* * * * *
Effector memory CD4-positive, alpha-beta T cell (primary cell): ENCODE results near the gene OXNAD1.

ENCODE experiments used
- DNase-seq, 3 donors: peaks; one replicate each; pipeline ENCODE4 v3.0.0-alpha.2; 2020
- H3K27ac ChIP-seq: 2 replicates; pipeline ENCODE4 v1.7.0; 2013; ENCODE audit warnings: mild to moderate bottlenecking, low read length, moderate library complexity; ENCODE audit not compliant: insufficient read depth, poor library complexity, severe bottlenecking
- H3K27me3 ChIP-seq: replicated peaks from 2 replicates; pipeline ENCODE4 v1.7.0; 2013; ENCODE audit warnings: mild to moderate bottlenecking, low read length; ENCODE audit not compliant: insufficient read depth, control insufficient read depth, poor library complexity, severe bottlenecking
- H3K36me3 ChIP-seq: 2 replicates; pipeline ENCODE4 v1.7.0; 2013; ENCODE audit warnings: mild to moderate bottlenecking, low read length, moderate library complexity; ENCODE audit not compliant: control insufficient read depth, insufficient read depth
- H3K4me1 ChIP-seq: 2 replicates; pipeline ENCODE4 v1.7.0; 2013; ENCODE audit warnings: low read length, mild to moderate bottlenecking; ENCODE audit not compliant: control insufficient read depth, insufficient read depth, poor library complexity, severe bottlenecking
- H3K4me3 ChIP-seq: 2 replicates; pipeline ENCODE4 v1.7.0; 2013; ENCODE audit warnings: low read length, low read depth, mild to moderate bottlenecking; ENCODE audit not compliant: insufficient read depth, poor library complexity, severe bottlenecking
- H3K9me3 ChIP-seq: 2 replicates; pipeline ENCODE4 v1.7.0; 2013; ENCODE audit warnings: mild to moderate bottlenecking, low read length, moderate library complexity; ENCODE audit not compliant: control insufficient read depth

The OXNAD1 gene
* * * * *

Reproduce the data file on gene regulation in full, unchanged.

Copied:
Effector memory CD4-positive, alpha-beta T cell (primary cell): ENCODE results near the gene OXNAD1.

ENCODE experiments used
- DNase-seq, 3 donors: peaks; one replicate each; pipeline ENCODE4 v3.0.0-alpha.2; 2020
- H3K27ac ChIP-seq: 2 replicates; pipeline ENCODE4 v1.7.0; 2013; ENCODE audit warnings: mild to moderate bottlenecking, low read length, moderate library complexity; ENCODE audit not compliant: insufficient read depth, poor library complexity, severe bottlenecking
- H3K27me3 ChIP-seq: replicated peaks from 2 replicates; pipeline ENCODE4 v1.7.0; 2013; ENCODE audit warnings: mild to moderate bottlenecking, low read length; ENCODE audit not compliant: insufficient read depth, control insufficient read depth, poor library complexity, severe bottlenecking
- H3K36me3 ChIP-seq: 2 replicates; pipeline ENCODE4 v1.7.0; 2013; ENCODE audit warnings: mild to moderate bottlenecking, low read length, moderate library complexity; ENCODE audit not compliant: control insufficient read depth, insufficient read depth
- H3K4me1 ChIP-seq: 2 replicates; pipeline ENCODE4 v1.7.0; 2013; ENCODE audit warnings: low read length, mild to moderate bottlenecking; ENCODE audit not compliant: control insufficient read depth, insufficient read depth, poor library complexity, severe bottlenecking
- H3K4me3 ChIP-seq: 2 replicates; pipeline ENCODE4 v1.7.0; 2013; ENCODE audit warnings: low read length, low read depth, mild to moderate bottlenecking; ENCODE audit not compliant: insufficient read depth, poor library complexity, severe bottlenecking
- H3K9me3 ChIP-seq: 2 replicates; pipeline ENCODE4 v1.7.0; 2013; ENCODE audit warnings: mild to moderate bottlenecking, low read length, moderate library complexity; ENCODE audit not compliant: control insufficient read depth

The OXNAD1 gene